On occasion, a person will find out that they have a warrant in Florida for a probation violation on a DUI that they got years earlier. Let’s say that “John” thought his case was closed back in the early 1990s, which is when he contacted Broward County and they had him pay a $500 fine.
At that time, the court told John that everything was clear. Like many people, John didn’t stay in Florida his whole life. He eventually moved out of state and got his driver’s license there.
It’s been over 20 years since John’s Florida DUI; he hasn’t so much had a speeding ticket since then.
Now, it’s 2015 and John just found out that he has a warrant for his arrest in Broward County, Florida. What should he do? He contacted Broward County and they told him to send them a letter explaining his situation; they refused to give him any kind of “legal advice” over the phone.
If you’re in a similar situation and dealing with the Broward County courts, first I want to say that they can be difficult to deal with. I know this from having to deal with their court system for over three decades.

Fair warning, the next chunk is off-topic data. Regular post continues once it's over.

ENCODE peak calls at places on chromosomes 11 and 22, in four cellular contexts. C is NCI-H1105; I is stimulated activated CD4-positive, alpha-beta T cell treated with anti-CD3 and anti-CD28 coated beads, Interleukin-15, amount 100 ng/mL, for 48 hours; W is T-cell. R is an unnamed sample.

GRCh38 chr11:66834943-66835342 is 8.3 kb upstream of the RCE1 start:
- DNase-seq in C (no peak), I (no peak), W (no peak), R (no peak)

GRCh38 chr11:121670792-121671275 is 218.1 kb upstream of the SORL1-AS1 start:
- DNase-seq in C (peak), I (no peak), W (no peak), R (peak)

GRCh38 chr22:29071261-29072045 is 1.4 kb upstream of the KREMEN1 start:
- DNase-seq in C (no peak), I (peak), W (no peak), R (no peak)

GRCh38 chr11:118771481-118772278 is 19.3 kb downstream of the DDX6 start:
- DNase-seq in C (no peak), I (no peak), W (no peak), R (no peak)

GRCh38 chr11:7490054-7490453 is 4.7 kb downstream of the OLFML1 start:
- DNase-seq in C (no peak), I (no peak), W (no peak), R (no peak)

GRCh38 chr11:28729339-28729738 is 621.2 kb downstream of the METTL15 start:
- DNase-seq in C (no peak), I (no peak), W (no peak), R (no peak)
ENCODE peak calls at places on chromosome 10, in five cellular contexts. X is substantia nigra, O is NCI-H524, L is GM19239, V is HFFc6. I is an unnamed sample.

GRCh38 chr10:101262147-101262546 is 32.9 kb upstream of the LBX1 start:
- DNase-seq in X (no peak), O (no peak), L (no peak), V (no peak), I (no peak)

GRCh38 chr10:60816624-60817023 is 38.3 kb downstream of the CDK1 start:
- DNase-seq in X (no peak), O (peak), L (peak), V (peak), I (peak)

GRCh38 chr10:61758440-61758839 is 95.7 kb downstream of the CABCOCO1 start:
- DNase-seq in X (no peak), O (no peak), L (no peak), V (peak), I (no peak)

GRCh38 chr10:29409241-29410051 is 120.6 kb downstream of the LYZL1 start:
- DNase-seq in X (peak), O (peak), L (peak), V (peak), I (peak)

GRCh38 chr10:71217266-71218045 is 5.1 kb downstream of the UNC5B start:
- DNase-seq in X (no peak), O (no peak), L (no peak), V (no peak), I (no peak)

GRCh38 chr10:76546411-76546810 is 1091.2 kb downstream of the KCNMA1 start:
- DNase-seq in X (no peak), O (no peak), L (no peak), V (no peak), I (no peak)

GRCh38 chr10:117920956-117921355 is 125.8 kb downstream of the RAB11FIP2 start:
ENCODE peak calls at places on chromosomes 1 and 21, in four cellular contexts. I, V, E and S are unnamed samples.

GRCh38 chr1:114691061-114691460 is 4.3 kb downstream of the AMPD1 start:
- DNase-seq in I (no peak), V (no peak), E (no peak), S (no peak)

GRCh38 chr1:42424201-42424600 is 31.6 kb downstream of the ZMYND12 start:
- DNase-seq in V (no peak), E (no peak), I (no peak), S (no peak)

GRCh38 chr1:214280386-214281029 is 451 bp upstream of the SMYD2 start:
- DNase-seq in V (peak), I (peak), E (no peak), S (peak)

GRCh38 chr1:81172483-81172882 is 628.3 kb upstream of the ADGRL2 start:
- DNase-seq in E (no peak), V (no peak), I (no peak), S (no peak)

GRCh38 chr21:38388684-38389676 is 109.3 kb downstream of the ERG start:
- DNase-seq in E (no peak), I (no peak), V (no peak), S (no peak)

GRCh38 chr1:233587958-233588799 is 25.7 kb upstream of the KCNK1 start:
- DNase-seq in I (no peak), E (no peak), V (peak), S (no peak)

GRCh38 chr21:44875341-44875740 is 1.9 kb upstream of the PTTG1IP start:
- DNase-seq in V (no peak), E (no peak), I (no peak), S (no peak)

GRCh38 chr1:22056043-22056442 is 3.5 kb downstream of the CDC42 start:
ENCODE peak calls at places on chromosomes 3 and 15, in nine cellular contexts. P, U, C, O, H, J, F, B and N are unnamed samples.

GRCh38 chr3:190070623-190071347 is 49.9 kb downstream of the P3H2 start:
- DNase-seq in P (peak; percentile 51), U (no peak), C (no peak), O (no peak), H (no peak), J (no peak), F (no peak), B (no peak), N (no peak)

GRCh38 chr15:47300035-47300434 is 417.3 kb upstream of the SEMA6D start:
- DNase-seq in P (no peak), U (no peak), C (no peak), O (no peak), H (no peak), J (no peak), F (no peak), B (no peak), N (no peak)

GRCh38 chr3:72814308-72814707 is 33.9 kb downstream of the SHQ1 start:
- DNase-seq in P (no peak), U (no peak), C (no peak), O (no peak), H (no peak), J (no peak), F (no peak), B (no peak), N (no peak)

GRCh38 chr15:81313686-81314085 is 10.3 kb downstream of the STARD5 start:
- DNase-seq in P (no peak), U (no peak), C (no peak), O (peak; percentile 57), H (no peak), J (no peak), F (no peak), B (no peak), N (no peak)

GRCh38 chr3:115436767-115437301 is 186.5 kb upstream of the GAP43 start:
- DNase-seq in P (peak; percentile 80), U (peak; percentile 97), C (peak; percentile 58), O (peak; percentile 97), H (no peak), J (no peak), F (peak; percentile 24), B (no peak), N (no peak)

If you have an outstanding warrant like John, you can’t expect the Clerk’s Office staff to be helpful, but they may be more helpful to a DUI lawyer who “speaks their language.” Such an attorney can determine the nature of the problem and find the appropriate solution.
In my experience, a great way to get information in these situations is to have a DUI attorney go through the judicial assistant who works for the judge on the case.
If you’re dealing with a similar scenario in Miami-Dade County and you have a warrant out for your arrest due to a DUI probation violation, I strongly suggest that you contact my office to schedule a free case evaluation. I’d be glad to get to the bottom of this so it can be resolved as quickly as possible.Just a few of my qualifications include being a member of the National College for DUI Defense, selected for inclusion in Florida’s Super Lawyers®, and the AV® Rating from Martindale-Hubbell®.